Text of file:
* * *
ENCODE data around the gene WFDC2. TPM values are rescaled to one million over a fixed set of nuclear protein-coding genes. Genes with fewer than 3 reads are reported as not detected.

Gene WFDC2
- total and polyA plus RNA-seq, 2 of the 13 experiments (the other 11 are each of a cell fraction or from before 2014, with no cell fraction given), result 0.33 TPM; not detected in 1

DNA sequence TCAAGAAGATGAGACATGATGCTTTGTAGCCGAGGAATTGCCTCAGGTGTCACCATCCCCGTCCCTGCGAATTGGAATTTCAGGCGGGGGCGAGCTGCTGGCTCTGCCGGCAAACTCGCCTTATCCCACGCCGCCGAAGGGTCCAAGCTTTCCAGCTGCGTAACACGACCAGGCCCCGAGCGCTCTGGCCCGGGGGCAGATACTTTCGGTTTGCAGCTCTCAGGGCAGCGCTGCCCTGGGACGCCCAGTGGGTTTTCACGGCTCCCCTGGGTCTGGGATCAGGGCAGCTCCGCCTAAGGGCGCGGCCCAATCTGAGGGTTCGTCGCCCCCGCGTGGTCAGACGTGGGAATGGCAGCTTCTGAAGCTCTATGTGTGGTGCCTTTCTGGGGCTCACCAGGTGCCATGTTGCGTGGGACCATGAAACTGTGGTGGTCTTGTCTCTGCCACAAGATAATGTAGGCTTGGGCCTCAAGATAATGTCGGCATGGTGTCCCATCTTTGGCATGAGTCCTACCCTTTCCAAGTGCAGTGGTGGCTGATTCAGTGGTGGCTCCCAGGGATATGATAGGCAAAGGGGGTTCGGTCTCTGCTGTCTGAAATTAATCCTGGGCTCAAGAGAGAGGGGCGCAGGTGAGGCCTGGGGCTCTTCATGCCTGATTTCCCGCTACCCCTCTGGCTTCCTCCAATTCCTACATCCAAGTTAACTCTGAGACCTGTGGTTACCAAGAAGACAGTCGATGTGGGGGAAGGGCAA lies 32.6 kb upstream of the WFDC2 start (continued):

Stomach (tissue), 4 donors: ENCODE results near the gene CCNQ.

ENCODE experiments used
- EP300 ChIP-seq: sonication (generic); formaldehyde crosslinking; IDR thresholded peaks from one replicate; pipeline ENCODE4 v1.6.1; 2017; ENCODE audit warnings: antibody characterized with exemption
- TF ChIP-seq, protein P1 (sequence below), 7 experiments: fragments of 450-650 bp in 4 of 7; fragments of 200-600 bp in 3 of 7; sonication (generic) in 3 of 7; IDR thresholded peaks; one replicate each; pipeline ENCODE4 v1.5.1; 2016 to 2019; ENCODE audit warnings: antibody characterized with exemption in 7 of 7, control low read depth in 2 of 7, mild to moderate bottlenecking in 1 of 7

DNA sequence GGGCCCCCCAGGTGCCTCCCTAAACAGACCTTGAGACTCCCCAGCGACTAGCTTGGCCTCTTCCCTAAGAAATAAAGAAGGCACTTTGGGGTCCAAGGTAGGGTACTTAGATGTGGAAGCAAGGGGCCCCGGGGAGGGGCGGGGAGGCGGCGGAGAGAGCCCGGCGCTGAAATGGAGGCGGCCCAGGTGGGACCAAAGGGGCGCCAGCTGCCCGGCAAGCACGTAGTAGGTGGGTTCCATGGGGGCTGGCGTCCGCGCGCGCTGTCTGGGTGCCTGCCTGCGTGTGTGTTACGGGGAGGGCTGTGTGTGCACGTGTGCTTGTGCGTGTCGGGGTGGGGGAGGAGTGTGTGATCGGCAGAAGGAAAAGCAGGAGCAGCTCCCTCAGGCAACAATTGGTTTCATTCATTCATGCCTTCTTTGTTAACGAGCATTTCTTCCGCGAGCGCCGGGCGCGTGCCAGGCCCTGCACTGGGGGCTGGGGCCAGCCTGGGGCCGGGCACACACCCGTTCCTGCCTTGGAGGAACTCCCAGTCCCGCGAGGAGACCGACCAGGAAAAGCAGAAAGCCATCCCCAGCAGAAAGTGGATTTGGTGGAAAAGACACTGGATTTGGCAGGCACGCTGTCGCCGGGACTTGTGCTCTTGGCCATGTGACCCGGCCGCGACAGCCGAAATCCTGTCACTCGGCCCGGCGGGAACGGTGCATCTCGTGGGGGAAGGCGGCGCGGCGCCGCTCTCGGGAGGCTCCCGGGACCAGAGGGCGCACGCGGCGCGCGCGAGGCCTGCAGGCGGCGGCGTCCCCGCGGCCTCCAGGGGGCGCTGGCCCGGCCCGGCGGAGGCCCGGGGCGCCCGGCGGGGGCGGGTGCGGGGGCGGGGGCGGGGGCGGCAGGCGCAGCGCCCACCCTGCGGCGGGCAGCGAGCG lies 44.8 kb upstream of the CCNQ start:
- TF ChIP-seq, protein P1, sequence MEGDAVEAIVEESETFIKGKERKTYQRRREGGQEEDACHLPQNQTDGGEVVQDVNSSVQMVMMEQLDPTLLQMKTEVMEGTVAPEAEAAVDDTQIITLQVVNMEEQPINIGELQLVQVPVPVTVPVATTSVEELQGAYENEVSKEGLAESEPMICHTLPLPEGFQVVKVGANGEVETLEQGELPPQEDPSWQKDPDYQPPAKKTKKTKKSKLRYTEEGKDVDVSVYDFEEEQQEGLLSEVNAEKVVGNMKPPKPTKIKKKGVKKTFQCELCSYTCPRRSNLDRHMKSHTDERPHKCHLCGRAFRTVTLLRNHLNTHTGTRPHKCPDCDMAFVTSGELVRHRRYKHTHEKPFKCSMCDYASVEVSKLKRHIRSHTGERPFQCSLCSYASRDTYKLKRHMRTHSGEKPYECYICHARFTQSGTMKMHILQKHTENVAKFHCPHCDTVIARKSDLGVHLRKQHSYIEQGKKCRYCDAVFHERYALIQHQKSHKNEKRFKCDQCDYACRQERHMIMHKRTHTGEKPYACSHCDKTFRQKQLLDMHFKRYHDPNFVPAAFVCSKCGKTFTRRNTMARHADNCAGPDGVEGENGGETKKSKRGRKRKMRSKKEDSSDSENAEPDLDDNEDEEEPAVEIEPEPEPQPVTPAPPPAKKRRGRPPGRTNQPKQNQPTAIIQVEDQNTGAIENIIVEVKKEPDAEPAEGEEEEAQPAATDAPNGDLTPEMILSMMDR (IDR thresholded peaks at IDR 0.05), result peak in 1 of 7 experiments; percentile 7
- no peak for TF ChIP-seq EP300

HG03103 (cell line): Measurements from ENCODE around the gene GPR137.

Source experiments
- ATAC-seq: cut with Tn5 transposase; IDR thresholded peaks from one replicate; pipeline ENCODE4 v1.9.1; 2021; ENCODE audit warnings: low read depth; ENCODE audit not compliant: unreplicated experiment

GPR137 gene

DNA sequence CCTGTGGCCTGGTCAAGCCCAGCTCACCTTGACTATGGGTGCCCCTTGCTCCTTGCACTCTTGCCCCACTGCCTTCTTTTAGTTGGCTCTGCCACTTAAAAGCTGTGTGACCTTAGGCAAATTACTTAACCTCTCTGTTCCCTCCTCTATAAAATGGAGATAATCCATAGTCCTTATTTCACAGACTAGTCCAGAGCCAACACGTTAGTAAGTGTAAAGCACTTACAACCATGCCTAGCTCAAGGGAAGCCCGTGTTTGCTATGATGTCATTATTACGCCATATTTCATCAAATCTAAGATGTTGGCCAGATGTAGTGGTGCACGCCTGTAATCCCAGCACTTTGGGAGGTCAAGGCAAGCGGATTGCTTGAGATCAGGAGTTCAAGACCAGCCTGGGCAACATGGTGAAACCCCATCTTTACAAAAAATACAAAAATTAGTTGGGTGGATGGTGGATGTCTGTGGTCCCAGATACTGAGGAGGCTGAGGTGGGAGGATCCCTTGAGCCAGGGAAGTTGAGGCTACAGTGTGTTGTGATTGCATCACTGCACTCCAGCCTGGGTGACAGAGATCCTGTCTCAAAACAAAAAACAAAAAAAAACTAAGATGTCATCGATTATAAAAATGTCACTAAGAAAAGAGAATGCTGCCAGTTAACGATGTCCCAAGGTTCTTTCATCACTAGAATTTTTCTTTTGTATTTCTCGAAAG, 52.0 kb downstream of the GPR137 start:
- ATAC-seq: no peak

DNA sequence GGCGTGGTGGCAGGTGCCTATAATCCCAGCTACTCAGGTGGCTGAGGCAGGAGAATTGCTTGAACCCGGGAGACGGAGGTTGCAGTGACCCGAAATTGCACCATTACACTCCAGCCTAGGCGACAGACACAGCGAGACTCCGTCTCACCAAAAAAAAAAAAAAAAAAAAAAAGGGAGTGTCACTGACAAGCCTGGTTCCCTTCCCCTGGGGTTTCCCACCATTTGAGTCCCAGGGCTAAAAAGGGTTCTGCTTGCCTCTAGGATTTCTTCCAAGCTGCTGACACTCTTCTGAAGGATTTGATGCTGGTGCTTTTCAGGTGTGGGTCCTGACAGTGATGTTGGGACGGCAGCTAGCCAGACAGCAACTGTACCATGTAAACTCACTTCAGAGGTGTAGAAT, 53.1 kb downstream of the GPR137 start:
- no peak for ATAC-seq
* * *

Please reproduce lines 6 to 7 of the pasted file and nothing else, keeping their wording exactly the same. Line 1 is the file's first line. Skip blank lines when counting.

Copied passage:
ENCODE experiments used
- EP300 ChIP-seq: sonication (generic); formaldehyde crosslinking; IDR thresholded peaks from one replicate; pipeline ENCODE4 v1.6.1; 2017; ENCODE audit warnings: antibody characterized with exemption